As the Flyers went down in flames on Friday night at TD Garden in Boston, to get swept out of the second-round series by the Bruins, smoke of an uncertain offseason quickly filled the air.
Lost in the haze of disappointment and blame, however, was the play of goaltender Sergei Bobrovsky, who provided a flicker of optimism in an otherwise empty 5-1 defeat.
“He was real big in the net,” said defenseman Sean O’Donnell. “He didn’t make the fancy save but I think sometimes with goalies when they don’t make the fancy save is when they are playing well. A lot of pucks were hitting them. You can’t fault him tonight.”
Since Chris Pronger’s Game 6 return to the line up, the talk has been of his impact on the power play, his veteran presence and the spark he could and did provide. That’s all true and proved so in the team’s Game 7 victory against the Buffalo Sabres on Tuesday.
But in the long-term, as the big defenseman begins to log more minutes and heal that aching right hand, Pronger’s key contribution will come in the form of pure depth for the Flyers.
“I think his presence back there is huge,” said James van Riemsdyk. “When you get a guy like him back in the lineup it’s huge.”
After leaving with a knee injury in the first period of Sunday’s 4-2 win over the New York Rangers, Flyers defenseman Sean O’Donnell said he could have returned to play and that holding him out was simply precautionary.
However, upon further review, the injury might have been more serious than expected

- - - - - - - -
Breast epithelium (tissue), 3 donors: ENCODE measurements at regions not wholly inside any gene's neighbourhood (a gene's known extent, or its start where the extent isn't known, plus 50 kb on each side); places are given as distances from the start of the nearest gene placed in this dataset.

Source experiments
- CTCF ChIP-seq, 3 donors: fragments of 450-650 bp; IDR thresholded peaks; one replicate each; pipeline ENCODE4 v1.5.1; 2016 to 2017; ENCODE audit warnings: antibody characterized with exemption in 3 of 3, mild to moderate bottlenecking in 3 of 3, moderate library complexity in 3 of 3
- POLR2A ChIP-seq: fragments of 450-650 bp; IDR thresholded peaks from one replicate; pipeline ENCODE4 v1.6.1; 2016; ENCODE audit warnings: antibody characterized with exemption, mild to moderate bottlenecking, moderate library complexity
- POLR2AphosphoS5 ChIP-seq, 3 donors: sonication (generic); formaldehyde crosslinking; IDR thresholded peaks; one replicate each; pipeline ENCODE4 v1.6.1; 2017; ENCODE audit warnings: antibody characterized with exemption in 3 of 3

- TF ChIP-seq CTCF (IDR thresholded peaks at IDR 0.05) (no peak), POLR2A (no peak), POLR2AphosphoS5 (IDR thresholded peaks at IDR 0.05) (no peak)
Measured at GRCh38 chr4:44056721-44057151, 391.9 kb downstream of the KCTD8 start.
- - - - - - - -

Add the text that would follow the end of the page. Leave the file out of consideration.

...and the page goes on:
According to general manager Paul Holmgren on Monday, O’Donnell, who skipped practice, will miss 10-14 days with a knee sprain. Seventh defenseman Oskars Bartulis is expected to fill in during that time.
O’Donnell, 39, has one goal and 11 assists, and is a plus-7 in 59 games with the Flyers. Not accustomed to missing time, O’Donnell has played 75 games or more in 11 of his 14 seasons prior to this year.
After falling on the road to the Boston Bruins, 7-5, just one night prior, the Flyers were looking for more “jam” against the competitive Atlanta Thrashers.
And Sean O’Donnell stepped up and brought it.
The 39-year old veteran defenseman, who scored a beautiful goal against the Bruins, set the tempo and led by example by making two clean and violent hip checks against the Thrashers’ Rich Peverly and Evander Kane. The Flyers were able to outlast Atlanta in the third period, winning the contest, 5-2.
Photo by Bruce Bennett/Getty Images North America)
Immediately after trading forward Simon Gagne to the Tampa Bay Lightning for 6’4 depth defenseman Matt Walker, Flyers general manager Paul Holmgren attempted to explain his reasoning behind the move.
“When we came out of the Stanley Cup Final loss to the Blackhawks, we had specific objectives in mind,” Holmgren told CSNPhilly.com. “And the No. 1 thing on our list was to improve our defense, and No. 2 on our list was to get a little bigger.”
And he seemingly achieved both this offseason by signing Walker, 6’3 forward Jody Shelley, as well as defensemen Sean O’Donnell and Andrej Meszaros, who both stand at 6’2.
But despite the appearance of greater size and talk from the GM, the truth is in the numbers — the Flyers are no bigger than they were last year.
Ryan Bright (Philabright@gmail.com) is a sports writer, born and raised in the Philadelphia area. A graduate of West Chester University, he has been with the Daily Local News in Chester County since early 2007, working as the paper's college and high school ice hockey beat writer. In 2010, began as a contributer for CSNPhilly.com, covering the Flyers and the Philadelphia Union.